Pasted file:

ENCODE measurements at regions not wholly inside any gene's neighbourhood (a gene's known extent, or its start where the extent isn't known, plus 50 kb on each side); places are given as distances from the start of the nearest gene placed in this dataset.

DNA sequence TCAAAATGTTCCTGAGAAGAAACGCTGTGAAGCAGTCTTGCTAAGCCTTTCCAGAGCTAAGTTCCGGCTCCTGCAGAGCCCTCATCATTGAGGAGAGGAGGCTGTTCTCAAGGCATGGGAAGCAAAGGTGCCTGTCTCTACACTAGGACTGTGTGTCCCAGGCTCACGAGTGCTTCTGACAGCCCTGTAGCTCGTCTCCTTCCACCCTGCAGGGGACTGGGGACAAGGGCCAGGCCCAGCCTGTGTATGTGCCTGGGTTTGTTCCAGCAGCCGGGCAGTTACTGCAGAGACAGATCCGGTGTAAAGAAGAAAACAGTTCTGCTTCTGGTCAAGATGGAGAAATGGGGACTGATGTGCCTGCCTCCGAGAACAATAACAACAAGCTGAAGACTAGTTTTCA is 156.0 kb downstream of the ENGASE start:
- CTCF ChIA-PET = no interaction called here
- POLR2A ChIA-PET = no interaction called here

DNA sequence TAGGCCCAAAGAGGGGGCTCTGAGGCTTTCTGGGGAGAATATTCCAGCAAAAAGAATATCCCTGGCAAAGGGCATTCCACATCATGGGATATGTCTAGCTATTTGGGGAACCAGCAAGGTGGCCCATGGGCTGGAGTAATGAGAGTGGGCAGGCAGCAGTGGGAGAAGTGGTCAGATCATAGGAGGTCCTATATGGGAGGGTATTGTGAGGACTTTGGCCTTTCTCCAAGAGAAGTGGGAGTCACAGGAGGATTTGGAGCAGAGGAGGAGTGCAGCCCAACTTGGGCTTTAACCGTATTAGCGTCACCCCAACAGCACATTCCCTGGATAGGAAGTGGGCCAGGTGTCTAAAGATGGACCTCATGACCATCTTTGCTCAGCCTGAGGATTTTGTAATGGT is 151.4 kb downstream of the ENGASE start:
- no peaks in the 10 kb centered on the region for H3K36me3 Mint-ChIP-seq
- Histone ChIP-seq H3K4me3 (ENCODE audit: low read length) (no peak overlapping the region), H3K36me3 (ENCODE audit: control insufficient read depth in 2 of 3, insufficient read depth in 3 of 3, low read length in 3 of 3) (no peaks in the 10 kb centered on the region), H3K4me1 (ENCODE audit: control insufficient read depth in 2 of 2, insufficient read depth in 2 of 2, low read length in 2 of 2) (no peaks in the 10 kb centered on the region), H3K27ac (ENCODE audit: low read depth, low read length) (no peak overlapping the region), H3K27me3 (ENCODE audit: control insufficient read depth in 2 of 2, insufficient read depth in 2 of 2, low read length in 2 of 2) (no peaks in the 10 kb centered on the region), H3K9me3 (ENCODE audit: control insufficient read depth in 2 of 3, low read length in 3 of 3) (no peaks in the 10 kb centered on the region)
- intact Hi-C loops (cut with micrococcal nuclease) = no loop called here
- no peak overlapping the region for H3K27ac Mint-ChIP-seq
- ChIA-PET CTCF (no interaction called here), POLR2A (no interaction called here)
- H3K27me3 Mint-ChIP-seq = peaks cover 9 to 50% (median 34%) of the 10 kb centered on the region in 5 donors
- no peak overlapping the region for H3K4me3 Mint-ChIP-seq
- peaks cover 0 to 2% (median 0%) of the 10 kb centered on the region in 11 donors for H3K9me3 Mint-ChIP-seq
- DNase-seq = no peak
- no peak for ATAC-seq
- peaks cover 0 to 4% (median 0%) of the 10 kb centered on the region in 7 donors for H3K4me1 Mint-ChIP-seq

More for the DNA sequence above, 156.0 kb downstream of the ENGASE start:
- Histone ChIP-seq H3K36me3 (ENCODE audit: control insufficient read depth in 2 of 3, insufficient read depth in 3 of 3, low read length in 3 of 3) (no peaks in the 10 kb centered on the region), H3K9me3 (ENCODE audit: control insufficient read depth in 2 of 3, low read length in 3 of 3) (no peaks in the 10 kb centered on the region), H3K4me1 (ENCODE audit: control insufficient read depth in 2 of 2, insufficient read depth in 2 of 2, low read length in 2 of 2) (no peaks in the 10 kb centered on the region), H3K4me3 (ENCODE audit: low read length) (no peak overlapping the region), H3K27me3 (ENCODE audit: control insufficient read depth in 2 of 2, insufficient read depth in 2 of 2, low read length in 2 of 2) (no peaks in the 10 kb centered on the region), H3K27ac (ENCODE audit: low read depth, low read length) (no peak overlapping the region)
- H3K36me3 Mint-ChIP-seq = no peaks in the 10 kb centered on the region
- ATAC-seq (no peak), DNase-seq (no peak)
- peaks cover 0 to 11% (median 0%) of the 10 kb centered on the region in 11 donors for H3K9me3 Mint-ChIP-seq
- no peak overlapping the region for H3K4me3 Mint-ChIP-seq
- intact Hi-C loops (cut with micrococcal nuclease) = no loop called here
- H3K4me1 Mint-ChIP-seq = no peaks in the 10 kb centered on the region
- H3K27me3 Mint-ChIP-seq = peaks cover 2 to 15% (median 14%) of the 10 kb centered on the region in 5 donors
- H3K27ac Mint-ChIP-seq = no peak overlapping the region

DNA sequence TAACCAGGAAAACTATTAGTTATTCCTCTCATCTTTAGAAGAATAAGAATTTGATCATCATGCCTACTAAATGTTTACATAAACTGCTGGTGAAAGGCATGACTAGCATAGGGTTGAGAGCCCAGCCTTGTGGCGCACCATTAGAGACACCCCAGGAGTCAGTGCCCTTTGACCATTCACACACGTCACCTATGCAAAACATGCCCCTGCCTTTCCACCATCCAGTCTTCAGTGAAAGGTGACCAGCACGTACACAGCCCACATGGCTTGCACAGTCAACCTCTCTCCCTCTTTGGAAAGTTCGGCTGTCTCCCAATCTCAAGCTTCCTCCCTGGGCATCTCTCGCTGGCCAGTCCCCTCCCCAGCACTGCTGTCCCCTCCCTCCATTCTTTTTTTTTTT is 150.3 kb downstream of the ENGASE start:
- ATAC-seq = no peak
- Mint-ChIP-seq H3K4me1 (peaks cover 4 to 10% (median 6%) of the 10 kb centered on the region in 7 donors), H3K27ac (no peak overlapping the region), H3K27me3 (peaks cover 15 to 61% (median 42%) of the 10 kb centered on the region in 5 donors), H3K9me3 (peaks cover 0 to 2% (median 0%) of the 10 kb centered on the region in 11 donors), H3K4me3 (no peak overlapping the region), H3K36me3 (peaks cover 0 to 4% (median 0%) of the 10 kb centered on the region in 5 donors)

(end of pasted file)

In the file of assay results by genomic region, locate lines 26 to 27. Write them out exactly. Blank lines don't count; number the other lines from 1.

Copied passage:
- H3K27ac Mint-ChIP-seq = no peak overlapping the region

DNA sequence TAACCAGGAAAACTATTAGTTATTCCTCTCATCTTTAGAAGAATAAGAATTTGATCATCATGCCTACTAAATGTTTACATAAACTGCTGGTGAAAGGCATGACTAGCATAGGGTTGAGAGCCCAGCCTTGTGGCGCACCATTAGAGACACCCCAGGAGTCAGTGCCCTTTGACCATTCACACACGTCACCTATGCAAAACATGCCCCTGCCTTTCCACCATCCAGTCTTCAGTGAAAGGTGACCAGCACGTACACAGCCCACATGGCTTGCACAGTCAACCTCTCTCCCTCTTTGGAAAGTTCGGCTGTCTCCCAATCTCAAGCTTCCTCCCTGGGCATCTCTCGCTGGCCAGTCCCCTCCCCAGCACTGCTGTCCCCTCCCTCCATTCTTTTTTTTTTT is 150.3 kb downstream of the ENGASE start: